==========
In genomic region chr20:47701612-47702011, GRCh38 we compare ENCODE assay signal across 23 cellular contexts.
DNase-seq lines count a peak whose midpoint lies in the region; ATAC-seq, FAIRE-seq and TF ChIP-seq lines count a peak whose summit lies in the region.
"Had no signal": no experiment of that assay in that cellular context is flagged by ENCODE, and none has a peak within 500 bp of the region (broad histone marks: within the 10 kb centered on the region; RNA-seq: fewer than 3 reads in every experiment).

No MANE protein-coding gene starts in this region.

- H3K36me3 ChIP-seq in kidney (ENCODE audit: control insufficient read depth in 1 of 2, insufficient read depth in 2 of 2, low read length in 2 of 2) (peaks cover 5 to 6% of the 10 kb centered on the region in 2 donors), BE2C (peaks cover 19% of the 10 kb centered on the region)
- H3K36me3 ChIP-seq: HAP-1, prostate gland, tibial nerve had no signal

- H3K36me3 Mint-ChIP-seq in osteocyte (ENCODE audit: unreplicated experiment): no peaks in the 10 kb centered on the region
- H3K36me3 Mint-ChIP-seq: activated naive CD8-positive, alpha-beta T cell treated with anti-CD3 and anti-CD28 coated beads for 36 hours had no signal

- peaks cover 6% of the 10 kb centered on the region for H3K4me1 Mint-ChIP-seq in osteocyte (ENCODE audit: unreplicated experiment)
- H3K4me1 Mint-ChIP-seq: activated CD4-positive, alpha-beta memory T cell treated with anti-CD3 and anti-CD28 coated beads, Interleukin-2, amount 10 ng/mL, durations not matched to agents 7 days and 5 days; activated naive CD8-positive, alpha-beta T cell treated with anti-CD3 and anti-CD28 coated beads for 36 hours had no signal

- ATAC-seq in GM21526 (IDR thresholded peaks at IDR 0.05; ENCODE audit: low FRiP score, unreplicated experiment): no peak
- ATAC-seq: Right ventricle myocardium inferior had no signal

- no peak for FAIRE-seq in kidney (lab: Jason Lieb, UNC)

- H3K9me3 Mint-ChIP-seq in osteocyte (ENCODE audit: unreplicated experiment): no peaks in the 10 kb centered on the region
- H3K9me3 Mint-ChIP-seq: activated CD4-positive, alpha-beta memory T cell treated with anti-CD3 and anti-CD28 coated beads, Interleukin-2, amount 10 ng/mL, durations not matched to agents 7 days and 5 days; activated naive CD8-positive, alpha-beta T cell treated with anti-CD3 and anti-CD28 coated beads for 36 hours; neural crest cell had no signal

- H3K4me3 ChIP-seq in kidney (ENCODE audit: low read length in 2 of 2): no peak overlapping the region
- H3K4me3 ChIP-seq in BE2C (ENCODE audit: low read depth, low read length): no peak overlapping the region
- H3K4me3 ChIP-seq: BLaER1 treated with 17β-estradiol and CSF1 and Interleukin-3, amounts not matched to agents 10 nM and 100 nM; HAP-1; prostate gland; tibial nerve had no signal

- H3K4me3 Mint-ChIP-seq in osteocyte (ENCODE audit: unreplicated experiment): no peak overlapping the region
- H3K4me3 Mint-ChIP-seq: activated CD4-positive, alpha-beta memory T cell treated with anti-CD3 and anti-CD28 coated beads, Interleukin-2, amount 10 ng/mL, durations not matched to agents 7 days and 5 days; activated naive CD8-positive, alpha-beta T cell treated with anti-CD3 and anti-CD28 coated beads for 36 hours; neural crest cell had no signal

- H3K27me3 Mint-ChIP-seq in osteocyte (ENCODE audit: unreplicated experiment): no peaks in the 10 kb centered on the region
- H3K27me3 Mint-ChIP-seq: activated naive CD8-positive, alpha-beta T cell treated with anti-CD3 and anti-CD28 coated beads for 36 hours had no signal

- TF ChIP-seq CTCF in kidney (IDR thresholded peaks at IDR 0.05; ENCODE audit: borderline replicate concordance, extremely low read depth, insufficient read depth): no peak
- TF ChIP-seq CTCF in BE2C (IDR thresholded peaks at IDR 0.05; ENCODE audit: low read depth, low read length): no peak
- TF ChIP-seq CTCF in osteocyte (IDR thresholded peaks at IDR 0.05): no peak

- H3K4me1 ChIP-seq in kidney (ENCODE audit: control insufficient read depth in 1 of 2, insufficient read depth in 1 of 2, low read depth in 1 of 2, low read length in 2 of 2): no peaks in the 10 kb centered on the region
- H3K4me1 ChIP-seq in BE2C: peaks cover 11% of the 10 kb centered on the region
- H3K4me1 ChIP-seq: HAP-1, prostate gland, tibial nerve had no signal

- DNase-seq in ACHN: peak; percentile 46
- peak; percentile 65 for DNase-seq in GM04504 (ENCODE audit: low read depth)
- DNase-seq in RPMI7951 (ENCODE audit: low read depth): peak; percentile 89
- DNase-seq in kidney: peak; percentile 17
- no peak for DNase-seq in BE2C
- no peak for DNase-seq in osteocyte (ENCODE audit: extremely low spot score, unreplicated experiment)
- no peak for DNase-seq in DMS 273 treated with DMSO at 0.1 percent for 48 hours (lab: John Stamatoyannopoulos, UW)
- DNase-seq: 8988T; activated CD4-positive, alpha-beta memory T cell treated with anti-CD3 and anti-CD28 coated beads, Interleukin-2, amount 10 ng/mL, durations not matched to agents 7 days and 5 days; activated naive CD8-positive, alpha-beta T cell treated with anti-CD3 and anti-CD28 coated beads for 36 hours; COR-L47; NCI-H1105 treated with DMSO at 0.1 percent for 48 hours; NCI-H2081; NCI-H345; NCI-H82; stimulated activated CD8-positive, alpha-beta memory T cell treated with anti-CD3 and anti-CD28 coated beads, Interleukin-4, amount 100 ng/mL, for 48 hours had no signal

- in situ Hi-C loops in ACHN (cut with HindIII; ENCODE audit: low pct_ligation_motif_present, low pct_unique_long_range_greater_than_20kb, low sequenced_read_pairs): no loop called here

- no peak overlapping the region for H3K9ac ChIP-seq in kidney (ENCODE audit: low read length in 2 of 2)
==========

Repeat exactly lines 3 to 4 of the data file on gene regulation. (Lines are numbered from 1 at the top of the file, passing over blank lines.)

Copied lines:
"Had no signal": no experiment of that assay in that cellular context is flagged by ENCODE, and none has a peak within 500 bp of the region (broad histone marks: within the 10 kb centered on the region; RNA-seq: fewer than 3 reads in every experiment).

No MANE protein-coding gene starts in this region.